There was the picture I took of the Quail Hollow pool — which is normally right next to the Saluda River — at 1:09 p.m. Sunday.
Then there was the one I took at 5:18 p.m. Sunday.
This morning at 10:38, the pool was no more to be seen.
Now, let me put this in perspective — especially for my kids in Thailand, who are worried about us: This represents a rise of a couple of feet in about 17 hours. It would still need to rise two or three yards to reach the street, which is the lowest-lying road in Quail Hollow — which is what, 50 feet or so from the high ridge that we are on.
So we’re fine. Our neighbors who spent the night with us because they were told to evacuate checked on their house this morning and there’s no water anywhere near it.
In fact, watching this slow rise of the river through these images is sort of reassuring. If not regular and normal, it as least has a slow, plodding predictability to it. So we’ve got that going for us, which is nice.
Something that made me smile. You can’t quite read it in that picture, even if you blow it up, but you see that sign that is on the partly-submerged fence on the far side of where the pool was? It’s just to the left and a bit behind the blue sliding board.
It says, “NO LIFEGUARD ON DUTY.”
Except that’s not entirely true. There is a sheriff’s car sitting there on the road, probably to keep an eye on all of us who keep going down to look at the river. And while I was there, another sheriff’s car came by and checked on that one.
Another thing that testifies to me that all is in hand, everything is fine. Things have taken on a routine…
Glad you are okay.
The beige thing at the lower right part of the image is a floating picnic table. To the left of it, those dark floating things are the kind of wheeled garbage bins that you roll down to the curb.
In the distance, within the river’s normal banks, it’s moving VERY swiftly…
If you look closely at this picture from this morning (10:41 a.m.), you can see how much the river has risen in absolute terms since about 1 p.m. yesterday.
Remember the video I shot of the tennis court area yesterday? Well, the photo above is at a slightly different angle because I’m higher up — the place where I was standing yesterday is under water. But if you look at the tennis court fence in both images, you can see that the water has risen about four feet.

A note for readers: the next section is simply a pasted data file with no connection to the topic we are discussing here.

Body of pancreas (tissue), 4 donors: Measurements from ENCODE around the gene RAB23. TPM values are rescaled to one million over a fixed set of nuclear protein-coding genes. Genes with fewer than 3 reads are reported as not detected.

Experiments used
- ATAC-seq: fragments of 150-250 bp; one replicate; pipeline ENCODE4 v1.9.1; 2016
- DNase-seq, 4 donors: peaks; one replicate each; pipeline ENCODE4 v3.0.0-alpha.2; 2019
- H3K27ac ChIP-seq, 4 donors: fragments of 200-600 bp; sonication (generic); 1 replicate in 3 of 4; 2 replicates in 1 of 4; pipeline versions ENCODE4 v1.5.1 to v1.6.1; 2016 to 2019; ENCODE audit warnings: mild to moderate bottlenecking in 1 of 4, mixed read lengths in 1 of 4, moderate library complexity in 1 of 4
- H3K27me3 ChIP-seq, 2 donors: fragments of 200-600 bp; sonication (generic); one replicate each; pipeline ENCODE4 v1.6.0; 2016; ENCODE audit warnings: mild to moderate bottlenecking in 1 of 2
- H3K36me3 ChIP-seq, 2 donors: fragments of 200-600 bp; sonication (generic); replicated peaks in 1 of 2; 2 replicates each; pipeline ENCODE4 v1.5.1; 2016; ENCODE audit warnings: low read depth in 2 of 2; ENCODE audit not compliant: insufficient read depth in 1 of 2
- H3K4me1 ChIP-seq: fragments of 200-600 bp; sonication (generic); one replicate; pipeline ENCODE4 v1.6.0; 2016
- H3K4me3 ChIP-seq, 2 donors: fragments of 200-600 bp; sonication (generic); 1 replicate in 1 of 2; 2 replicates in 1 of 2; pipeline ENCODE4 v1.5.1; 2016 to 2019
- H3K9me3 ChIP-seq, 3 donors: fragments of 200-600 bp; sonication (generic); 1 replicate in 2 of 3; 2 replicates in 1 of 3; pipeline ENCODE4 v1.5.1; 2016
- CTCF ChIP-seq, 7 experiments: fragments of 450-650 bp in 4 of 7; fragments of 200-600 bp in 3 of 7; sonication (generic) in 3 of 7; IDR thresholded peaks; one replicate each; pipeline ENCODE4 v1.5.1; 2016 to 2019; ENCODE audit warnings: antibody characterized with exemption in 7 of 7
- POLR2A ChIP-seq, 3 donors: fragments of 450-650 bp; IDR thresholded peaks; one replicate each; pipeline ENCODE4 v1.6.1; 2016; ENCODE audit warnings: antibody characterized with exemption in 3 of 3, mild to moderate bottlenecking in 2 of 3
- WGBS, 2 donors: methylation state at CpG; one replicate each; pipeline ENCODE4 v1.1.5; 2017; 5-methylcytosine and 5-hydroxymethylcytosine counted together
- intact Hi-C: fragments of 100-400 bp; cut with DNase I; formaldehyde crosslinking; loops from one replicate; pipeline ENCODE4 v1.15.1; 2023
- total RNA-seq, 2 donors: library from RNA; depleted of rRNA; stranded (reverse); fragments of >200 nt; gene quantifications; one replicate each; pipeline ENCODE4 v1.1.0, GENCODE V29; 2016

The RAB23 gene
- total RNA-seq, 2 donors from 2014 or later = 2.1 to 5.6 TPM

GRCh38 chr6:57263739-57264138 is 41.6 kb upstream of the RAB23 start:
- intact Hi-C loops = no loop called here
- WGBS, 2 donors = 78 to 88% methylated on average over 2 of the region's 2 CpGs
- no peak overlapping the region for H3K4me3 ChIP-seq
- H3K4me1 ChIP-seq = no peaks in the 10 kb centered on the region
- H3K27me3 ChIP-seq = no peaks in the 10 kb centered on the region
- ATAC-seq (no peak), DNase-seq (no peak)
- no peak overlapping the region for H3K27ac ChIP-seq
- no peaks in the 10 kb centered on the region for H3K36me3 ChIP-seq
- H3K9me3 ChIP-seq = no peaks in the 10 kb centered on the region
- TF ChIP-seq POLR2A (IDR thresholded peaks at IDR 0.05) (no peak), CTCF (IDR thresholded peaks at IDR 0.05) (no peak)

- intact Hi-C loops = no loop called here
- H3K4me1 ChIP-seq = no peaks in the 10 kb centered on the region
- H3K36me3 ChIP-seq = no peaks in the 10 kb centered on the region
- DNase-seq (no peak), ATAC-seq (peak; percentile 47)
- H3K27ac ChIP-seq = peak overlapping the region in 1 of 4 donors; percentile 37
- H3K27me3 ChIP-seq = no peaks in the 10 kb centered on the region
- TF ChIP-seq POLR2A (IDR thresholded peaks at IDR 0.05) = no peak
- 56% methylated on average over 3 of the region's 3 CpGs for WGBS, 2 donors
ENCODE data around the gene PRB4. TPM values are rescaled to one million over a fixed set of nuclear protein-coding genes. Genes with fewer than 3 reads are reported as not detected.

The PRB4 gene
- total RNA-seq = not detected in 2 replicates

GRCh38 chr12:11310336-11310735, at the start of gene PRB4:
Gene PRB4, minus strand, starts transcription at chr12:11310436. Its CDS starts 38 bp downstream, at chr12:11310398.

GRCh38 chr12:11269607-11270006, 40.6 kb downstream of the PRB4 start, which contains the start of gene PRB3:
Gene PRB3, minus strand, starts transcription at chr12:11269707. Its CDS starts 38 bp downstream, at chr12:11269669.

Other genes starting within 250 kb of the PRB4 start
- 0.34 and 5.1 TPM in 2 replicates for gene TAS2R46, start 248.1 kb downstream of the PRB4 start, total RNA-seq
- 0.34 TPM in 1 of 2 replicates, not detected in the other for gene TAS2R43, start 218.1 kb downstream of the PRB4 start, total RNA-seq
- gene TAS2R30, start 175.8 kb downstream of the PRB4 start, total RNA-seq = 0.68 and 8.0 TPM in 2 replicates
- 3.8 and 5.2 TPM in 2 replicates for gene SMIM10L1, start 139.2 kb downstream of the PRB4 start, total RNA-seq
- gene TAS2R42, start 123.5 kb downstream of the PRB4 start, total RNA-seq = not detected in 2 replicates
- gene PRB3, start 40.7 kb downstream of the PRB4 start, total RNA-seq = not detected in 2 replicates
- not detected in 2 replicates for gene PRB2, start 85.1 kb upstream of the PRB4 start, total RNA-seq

Here’s a still from yesterday’s video:
You can see that the low fence that runs across two-thirds of the image yesterday is now invisible, while the water is four or five feet higher on the high fence at left, which surrounds the tennis courts. Also, and I’m just noticing this — the high fence that was perpendicular to the water flow appears to have been pushed down and submerged.
When SCANA closes the spillway on the lake the Saluda will begin to drop. Until that happens, I would bet on a rising river over a falling one. But hopefully, the pace of the rise will begin to slow down. The Zoo seems to be the place facing the greatest risk of inundation, if it isn’t seeing that already.
This is truly an epic disaster for SC. All y’all stay safe and out of the water.
In North Springs we never lost power or running water (still boiling it). The neighbor had a tree roll over. From my stay-put position the neighborhood has fared well. The closest road with a washout is Polo. The school district tells us the schools have suffered no damage, which is remarkable considering there are 40 of them.
I just want to see the sun again….
We walked around our neighborhood this morning, which is on the other side of the 26, same side of Saluda from Quail Hollow – Westover Acres and Saluda Terrace. There was one place we saw where the water was up around a house that was built pretty close to water line. In most places people didn’t build right on the water, but you could see where the water had come in farther than normal. We talked to a man who let us look in his back yard. He said the water is only a little higher than it was when they were building the back up dam and were letting water into the spillway then. I have a picture from there. I’d put it in here if I knew how. You can see the regular river channel in the distance through the trees and the water up among the trees. It looks alot like the quail hollow pictures. All the places we could see the river channel, it was swift and loud.